To see the microstructures of the bones in such fine detail, lead author Dr Fabian Knoll and his team turned to synchrotron radiation. This technology uses "very powerful X-rays that allows for the best imaging resolution using non-intrusive methods," added Chiappe.
They found that the chick’s sternum was still cartilage, not bone, which suggests it was unable to fly. The number of free caudal vertebrae also differed from other juveniles of the same clade.
Based on a few other young fossils, the ossification patterns suggest that the developmental strategies of the ancient avians were more diverse than previously thought. In particular, they varied in size and in the tempo of their skeletal maturation. The chick was found near three other species of Enantiornithes, but to which species this little baby belongs to is difficult to ascertain.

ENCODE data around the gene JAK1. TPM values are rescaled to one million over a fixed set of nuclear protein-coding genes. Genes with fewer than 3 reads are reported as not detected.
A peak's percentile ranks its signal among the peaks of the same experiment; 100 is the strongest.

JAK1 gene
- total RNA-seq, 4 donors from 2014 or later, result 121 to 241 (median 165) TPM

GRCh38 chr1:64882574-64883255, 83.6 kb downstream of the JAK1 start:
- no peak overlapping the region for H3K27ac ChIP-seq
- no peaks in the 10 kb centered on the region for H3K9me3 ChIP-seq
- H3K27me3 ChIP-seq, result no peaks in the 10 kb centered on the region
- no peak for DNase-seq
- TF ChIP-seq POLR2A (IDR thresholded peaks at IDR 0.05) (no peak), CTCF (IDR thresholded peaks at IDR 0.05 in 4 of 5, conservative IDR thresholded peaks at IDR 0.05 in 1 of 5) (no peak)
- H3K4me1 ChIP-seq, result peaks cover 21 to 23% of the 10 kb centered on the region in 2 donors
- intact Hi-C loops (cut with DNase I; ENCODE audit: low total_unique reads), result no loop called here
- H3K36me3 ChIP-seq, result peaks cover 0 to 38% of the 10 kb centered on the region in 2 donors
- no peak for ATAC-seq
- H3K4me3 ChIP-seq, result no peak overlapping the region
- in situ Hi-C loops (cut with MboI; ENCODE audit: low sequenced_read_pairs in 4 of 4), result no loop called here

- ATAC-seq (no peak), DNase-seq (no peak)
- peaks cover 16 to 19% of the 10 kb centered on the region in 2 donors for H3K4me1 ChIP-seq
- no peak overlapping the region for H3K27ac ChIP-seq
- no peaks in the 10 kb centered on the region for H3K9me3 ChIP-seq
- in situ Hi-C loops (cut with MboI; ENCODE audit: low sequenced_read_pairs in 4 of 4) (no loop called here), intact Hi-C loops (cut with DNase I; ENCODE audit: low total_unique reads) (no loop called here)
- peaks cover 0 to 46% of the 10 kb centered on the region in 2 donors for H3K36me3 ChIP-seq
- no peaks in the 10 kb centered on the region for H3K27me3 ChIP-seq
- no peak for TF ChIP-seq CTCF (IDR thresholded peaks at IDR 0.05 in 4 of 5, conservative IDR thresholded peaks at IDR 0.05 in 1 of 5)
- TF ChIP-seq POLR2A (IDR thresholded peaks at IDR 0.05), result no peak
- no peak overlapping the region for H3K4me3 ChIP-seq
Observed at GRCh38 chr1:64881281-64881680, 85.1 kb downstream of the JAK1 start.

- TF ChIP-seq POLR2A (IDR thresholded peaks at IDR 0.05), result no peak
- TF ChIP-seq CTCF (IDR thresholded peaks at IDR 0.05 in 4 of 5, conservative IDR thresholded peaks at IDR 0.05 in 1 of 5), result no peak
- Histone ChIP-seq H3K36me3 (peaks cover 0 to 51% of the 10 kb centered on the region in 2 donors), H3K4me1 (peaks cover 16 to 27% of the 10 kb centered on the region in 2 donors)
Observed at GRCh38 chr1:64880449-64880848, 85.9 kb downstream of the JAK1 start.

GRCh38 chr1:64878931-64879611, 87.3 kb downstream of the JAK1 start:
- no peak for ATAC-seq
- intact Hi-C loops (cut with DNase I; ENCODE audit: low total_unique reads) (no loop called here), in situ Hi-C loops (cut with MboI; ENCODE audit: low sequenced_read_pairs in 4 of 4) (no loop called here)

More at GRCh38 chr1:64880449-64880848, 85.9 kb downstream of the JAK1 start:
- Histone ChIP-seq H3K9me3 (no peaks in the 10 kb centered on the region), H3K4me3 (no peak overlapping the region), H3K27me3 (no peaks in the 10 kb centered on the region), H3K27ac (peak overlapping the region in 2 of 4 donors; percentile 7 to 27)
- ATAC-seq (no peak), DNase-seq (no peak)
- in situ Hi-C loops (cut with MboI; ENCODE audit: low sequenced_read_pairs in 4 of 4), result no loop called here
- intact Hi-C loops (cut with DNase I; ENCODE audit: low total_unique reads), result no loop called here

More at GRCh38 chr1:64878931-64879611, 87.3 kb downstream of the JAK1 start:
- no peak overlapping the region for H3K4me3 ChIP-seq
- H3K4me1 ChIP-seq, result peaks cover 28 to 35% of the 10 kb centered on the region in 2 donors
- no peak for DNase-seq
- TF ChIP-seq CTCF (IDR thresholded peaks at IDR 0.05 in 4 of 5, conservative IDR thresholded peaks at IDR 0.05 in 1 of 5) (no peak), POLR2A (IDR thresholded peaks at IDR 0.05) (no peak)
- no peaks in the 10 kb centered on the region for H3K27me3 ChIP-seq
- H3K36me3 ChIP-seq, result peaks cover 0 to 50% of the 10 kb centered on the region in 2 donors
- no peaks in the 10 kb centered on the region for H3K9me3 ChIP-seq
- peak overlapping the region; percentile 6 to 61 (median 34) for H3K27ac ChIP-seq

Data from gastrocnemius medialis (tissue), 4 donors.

Such research, published in Nature Communications, helps build a picture of how the birds lived during this ancient era. Previous authors have argued that this group of extinct hatchlings were highly precocial – born advanced enough to feed itself soon after birth. That's compared to altricial, which is when the young are relatively helpless for a time being.
For now, the team say that the lack of bone development doesn’t indicate that it was precocial or altricial, as the line between the two is more of a spectrum.
"This new discovery, together with others from around the world, allows us to peek into the world of ancient birds that lived during the age of dinosaurs," said Chiappe. "It is amazing to realize how many of the features we see among living birds had already been developed more than 100 million years ago."